The Mortgage Process - Clan Financial Services

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The Mortgage Process




Here's how the mortgage application process works:

1. Agreement in Principle

As soon as you’ve decided on a mortgage it’s a good idea to get a mortgage offer in principle from your lender showing how much they’re willing to lend you in principle. This demonstrates to sellers that you’re a serious buyer. However, it’s not a guarantee that the lender will give you the money. This will still depend on the exact details of the property, the accuracy of the information you’ve given, and the outcome of credit checks.

The offer in principle will be valid for a limited time, usually up to three months.

To apply for one, you’ll need to complete a form giving details of your employment, income and financial commitments. The lender will run credit checks on you and will use this information to decide how much they are prepared to lend you in principle.

2. Application

You then need to fill in a formal mortgage application with your name, address, income and other personal details. It will also require the name and details of the joint borrower if there is one. You will also need to work out the exact amount you need to borrow and provide details about the property you wish to buy.

3. Documentation

You’ll also need to supply a variety of documentation. If you’re borrowing 85% - 95% of the property value, the lender will probably ask for:

•pay slips (often for the last three months)
•bank statements showing salary credits
•P60
•audited accounts or Inland Revenue statements of account going back two or three years (if you are self-employed)
•bank details for the Direct Debit mandate
•proof of identity
•proof of address
•proof of the last 12 months mortgage payments / tenancy reference.

4. Valuation

Your mortgage provider will then arrange for a valuation survey to be carried out on the home you wish to buy. You’ll need to pay for this survey. Some lenders may let you add this into the mortgage amount if you wish.

5. Background check

If you haven’t already had a credit check carried out in connection with a mortgage offer in principle certificate, your lender will then check your credit history, and confirm that the information you’ve given them is correct.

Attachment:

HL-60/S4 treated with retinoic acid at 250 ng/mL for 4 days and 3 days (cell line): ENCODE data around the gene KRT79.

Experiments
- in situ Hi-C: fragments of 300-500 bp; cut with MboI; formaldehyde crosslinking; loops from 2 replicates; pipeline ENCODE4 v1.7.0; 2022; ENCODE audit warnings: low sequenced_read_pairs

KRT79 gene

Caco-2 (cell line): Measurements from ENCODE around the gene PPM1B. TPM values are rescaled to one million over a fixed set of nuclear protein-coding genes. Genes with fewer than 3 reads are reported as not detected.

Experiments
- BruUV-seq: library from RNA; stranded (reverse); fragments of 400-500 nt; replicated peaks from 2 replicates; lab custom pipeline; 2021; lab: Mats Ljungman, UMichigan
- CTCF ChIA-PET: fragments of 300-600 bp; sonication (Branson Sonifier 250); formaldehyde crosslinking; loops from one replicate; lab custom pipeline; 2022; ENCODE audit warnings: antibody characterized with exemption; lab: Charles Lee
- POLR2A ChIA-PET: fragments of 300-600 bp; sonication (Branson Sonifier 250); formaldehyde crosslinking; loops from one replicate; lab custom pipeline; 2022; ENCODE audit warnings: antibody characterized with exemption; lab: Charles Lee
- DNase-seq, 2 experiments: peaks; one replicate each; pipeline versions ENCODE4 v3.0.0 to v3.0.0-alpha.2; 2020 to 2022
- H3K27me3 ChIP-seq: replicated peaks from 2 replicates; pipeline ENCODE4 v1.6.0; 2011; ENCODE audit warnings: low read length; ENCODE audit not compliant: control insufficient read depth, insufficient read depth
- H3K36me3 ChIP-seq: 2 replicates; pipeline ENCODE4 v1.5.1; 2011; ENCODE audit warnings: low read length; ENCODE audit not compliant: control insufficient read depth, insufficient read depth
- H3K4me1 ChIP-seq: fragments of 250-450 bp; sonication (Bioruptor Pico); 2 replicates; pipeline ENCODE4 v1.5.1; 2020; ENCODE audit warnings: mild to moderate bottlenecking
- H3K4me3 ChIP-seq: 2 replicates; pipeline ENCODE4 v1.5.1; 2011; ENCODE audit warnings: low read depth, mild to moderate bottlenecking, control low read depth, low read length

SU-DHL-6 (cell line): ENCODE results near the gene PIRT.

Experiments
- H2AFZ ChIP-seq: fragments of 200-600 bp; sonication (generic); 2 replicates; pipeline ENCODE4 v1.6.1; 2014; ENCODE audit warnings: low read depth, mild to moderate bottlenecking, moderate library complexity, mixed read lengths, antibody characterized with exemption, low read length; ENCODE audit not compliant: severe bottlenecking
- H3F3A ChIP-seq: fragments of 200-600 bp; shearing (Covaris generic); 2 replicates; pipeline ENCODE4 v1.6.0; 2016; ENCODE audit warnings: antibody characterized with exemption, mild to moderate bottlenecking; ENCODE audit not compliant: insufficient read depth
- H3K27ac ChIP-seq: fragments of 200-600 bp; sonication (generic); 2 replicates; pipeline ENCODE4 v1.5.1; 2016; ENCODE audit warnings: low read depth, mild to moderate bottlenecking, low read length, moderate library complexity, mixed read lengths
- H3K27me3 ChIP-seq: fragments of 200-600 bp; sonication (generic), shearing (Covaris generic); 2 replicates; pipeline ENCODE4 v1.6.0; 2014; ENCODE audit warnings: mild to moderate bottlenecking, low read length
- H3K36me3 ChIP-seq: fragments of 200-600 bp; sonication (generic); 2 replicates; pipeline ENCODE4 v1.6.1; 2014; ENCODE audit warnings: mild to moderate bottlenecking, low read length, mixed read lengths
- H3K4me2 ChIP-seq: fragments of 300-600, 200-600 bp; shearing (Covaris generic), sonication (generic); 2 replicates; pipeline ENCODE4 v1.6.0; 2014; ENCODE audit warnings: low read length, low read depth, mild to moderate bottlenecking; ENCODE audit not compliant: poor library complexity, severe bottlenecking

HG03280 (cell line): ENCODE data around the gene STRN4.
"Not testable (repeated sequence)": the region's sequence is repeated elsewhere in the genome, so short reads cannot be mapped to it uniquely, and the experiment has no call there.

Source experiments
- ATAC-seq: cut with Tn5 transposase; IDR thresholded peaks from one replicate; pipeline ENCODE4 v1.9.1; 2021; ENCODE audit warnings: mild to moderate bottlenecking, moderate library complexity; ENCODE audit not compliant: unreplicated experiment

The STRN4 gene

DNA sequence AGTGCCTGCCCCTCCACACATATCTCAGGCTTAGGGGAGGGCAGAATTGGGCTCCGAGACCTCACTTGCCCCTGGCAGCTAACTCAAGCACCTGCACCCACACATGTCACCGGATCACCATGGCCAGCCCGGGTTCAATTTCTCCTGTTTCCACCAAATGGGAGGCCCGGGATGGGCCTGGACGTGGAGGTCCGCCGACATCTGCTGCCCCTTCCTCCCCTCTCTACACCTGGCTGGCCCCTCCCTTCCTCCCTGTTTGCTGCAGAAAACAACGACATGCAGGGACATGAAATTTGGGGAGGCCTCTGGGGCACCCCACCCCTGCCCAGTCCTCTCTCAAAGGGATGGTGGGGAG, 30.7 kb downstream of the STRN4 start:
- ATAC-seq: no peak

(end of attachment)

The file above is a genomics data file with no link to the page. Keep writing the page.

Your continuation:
6. Mortgage Offer

If everything is in order you’ll get a mortgage offer letter. This is the official document which sets down the basis for the agreement between you and the mortgage provider. It can take 2 to 4 weeks to get to this point. You will then need to sign and return this to the mortgage company.

7. Legal Process

Once the mortgage offer is accepted, the legal process of 'conveyancing' begins. Your solicitor will carry out all the searches to establish that the seller is legally entitled to sell the house and to make sure that everything about the property is legally in order.

8. Signing the Contract

Your solicitor will draw up a contract covering the agreed price and any agreed fittings. Both you and the seller will sign the contract and agree a completion date.

9. Completion Date

Your solicitor will ensure that the formal mortgage contract known as the mortgage deed plus the funds from your mortgage company and any other money you’re putting in yourself as a deposit are all together ready for completion.

A few further tips

Original Documents -

If you’re asked to send originals, ensure you do – don’t send in photocopies! For a joint mortgage, your lender will need documents from you and your partner or associate.

Administration and Valuation Fees -

You might also have to pay a non-refundable fee to cover the lender's administration costs and a valuation. Many lenders will let you add the application fee to the total mortgage amount if you wish.